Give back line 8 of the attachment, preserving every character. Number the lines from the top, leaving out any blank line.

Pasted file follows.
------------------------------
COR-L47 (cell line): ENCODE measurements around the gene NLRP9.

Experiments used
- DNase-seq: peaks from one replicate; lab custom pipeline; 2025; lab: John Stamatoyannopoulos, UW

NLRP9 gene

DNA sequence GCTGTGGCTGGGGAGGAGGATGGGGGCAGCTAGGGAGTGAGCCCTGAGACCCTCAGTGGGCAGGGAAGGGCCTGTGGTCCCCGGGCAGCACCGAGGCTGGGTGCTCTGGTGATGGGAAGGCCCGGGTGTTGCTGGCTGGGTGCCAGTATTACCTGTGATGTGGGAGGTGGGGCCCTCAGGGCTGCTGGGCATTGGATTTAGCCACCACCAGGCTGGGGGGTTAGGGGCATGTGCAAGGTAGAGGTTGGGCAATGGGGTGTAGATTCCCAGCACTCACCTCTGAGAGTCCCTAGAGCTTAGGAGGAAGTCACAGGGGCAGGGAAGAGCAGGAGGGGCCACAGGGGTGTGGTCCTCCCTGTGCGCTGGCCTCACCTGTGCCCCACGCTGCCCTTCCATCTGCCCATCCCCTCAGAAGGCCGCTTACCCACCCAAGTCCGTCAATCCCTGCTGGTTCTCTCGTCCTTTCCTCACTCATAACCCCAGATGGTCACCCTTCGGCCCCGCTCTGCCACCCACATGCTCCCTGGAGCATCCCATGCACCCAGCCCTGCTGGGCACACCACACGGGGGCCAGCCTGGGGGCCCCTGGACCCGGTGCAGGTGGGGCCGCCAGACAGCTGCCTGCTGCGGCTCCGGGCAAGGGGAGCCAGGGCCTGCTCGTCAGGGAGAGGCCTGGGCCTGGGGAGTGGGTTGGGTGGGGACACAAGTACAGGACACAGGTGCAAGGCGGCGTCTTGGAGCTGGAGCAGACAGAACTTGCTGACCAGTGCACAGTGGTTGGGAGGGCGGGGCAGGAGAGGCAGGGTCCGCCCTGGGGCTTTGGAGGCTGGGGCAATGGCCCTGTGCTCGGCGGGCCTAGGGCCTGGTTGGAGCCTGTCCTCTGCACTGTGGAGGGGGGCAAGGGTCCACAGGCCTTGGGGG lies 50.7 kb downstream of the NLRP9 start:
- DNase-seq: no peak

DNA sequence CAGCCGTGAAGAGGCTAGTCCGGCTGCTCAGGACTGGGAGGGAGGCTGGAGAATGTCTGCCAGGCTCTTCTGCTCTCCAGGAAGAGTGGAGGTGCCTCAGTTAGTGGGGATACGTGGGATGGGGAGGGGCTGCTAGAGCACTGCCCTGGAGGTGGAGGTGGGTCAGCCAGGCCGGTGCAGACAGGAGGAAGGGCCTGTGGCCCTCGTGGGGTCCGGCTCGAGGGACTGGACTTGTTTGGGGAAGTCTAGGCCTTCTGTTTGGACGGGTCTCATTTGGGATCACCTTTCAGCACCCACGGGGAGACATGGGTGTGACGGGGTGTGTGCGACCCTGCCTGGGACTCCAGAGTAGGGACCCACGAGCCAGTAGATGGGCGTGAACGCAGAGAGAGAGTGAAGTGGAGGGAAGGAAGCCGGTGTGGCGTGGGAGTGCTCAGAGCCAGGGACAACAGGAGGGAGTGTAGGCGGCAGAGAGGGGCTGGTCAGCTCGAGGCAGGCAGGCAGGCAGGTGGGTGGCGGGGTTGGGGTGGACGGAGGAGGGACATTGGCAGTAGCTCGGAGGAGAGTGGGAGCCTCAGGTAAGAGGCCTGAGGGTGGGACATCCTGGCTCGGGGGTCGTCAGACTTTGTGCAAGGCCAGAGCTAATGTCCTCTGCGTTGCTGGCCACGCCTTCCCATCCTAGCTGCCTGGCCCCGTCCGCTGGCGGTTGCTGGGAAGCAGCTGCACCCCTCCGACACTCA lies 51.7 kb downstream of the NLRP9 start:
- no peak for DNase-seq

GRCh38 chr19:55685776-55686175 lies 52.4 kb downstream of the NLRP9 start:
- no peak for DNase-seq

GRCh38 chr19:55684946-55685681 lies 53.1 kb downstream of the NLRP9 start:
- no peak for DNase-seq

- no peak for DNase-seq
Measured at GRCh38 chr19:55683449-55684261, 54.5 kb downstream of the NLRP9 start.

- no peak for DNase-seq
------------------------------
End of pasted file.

- no peak for DNase-seq